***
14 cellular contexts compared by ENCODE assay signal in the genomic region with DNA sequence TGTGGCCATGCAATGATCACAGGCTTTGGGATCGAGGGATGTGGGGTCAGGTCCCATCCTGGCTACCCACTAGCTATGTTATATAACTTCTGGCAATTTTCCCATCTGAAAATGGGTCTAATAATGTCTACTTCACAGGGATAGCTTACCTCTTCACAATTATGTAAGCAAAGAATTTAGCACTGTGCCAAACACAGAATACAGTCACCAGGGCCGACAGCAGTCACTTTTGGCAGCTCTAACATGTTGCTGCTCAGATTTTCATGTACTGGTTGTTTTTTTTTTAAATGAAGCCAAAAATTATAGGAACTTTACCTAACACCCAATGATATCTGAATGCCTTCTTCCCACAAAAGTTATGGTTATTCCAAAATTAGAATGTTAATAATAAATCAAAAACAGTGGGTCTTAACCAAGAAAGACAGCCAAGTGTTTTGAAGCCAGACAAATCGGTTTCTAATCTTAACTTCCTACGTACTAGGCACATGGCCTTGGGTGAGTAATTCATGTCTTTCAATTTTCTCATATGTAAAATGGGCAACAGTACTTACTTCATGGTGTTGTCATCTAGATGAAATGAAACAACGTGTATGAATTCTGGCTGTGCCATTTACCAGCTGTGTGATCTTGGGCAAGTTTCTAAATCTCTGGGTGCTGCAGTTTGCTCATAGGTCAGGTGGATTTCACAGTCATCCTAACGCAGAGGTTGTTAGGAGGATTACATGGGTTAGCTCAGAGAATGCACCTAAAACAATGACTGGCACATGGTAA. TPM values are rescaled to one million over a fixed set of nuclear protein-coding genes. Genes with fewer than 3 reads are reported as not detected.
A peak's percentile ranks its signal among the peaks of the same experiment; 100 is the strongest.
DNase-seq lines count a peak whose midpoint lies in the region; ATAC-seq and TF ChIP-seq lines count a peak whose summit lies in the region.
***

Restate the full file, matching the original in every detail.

14 cellular contexts compared by ENCODE assay signal in the genomic region with DNA sequence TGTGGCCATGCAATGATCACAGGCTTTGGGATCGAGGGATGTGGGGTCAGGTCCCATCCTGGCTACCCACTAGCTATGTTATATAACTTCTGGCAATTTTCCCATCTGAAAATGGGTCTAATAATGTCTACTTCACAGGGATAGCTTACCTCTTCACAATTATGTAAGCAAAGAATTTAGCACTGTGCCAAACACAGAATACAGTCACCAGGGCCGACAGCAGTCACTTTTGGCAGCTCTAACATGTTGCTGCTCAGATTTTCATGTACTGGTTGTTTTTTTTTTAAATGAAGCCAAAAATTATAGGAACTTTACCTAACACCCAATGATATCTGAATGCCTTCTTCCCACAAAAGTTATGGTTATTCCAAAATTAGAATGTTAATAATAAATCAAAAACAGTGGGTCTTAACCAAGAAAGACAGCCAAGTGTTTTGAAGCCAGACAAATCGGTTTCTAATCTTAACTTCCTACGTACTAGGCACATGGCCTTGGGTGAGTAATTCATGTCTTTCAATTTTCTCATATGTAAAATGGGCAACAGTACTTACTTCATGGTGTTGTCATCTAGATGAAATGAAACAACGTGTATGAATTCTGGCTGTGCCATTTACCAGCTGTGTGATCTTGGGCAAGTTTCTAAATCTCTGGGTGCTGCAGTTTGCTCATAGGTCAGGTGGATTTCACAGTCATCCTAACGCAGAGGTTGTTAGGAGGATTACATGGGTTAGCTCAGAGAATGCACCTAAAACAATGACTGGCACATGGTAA. TPM values are rescaled to one million over a fixed set of nuclear protein-coding genes. Genes with fewer than 3 reads are reported as not detected.
A peak's percentile ranks its signal among the peaks of the same experiment; 100 is the strongest.
DNase-seq lines count a peak whose midpoint lies in the region; ATAC-seq and TF ChIP-seq lines count a peak whose summit lies in the region.